The contribution of compressional magnetic pumping to the energization of the Earth’s outer electron radiation belt during high-speed-stream-driven storms
Compressional magnetic pumping is an interaction between cyclic magnetic compressions and pitch-angle scattering with the scattering acting as a catalyst to allow the cyclic compressions to energize particles. Compressional magnetic pumping of the outer electron radiation belt at geosynchronous orbit in the dayside magnetosphere is analyzed by means of computer simulations, wherein solar-wind compressions of the dayside magnetosphere energize electrons with electron pitch-angle scattering by chorus waves and by EMIC. The magnetic pumping is found to produce a weak bulk heating of the electron radiation belt, and it also produces an energetic tail on the electron energy distribution. The amount of energization depends on the robustness of the solar-wind compressions and on the amplitude of the chorus and/or EMIC waves. Chorus-catalyzed pumping is better at energizing medium-energy (50 - 200 keV) electrons than it is at energizing higher energy electrons; at high energies (500 keV - 2 MeV) EMIC-catalyzed pumping is a stronger energizer. The magnetic-pumping simulation results are compared with energy-diffusion calculations for chorus waves in the dayside magnetosphere; in general compressional magnetic pumping is found to be weaker at accelerating electrons than is chorus-driven energy diffusion. In circumstances when solar-wind compressions are robust and when EMIC waves are present in the dayside magnetosphere without the presence of chorus, EMIC-catalyzed magnetic pumping could be the dominant energization mechanism in the dayside magnetosphere, but at such times loss-cone losses will be strong.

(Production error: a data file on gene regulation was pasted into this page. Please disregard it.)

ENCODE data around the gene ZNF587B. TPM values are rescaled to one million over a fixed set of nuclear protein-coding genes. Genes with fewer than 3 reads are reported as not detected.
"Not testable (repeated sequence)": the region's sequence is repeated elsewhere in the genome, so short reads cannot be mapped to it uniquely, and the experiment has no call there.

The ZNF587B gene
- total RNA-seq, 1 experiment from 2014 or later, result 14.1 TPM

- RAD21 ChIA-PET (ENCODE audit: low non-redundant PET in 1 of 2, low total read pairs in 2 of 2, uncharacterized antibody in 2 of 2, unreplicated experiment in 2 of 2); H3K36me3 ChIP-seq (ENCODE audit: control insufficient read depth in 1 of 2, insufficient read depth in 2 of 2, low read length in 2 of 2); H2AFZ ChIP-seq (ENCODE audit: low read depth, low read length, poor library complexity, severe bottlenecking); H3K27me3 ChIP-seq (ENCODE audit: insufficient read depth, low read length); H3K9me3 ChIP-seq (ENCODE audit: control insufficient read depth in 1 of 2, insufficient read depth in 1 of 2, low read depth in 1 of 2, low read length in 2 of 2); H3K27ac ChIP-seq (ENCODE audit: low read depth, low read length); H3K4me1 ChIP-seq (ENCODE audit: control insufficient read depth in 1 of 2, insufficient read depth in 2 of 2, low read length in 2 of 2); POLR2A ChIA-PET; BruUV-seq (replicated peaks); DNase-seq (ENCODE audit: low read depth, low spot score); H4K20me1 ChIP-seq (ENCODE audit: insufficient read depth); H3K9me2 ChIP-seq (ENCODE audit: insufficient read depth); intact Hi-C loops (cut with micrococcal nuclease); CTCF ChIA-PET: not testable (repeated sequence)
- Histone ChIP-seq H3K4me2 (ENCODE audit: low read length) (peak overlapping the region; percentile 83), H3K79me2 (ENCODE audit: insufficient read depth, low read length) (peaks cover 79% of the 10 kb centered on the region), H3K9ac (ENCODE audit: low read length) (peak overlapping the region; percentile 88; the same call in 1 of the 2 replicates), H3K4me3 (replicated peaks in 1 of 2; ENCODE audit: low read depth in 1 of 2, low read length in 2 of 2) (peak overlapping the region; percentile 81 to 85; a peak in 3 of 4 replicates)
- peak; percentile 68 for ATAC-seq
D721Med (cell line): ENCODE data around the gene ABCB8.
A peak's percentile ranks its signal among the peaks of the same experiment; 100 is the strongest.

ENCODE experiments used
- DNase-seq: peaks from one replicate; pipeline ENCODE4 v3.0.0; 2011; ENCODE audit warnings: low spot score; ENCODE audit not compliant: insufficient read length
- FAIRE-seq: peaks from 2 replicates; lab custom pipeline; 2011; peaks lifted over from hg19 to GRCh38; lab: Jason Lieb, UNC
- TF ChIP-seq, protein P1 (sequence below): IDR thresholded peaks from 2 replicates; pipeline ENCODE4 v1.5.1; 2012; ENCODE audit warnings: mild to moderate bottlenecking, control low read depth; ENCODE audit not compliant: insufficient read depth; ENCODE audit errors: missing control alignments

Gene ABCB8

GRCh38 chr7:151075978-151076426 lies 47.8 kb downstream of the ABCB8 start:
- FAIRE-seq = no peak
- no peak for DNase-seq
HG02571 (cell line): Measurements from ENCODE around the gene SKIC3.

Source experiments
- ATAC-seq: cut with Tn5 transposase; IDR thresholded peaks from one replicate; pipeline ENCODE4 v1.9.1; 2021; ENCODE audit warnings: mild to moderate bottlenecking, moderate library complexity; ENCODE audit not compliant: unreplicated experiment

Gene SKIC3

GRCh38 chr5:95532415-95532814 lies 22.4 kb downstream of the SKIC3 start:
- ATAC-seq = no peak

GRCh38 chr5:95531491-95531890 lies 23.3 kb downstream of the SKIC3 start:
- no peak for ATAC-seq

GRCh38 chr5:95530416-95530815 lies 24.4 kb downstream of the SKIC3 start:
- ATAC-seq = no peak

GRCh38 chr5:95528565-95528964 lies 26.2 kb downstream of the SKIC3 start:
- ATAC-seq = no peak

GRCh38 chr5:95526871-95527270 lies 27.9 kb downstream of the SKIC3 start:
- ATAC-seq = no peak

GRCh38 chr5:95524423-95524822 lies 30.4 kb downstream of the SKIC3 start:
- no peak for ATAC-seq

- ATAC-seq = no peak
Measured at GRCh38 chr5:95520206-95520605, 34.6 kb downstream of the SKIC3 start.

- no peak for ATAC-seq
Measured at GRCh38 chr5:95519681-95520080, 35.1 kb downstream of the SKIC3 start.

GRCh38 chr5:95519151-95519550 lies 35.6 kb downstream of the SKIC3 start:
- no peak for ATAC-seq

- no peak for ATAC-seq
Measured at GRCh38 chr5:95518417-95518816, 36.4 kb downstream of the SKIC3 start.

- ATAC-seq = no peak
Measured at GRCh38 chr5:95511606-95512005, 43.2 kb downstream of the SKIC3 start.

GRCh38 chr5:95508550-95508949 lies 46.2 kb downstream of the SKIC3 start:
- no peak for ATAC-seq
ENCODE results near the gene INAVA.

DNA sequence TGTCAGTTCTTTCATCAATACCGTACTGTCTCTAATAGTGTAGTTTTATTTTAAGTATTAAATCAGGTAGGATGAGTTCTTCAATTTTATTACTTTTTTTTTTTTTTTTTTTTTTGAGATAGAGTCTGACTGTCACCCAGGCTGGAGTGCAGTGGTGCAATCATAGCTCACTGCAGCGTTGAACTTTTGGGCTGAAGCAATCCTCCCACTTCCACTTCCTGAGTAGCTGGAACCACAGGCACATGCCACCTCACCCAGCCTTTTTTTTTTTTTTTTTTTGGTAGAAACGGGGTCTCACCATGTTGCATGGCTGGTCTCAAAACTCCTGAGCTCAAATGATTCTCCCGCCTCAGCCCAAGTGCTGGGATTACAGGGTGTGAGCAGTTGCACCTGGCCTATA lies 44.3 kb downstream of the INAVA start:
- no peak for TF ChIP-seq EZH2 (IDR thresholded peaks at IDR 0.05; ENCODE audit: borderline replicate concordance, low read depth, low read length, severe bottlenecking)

Authors: Borovsky, Joseph E, Horne, Richard B ORCID record for Richard B Horne, Meredith, Nigel P ORCID record for Nigel P Meredith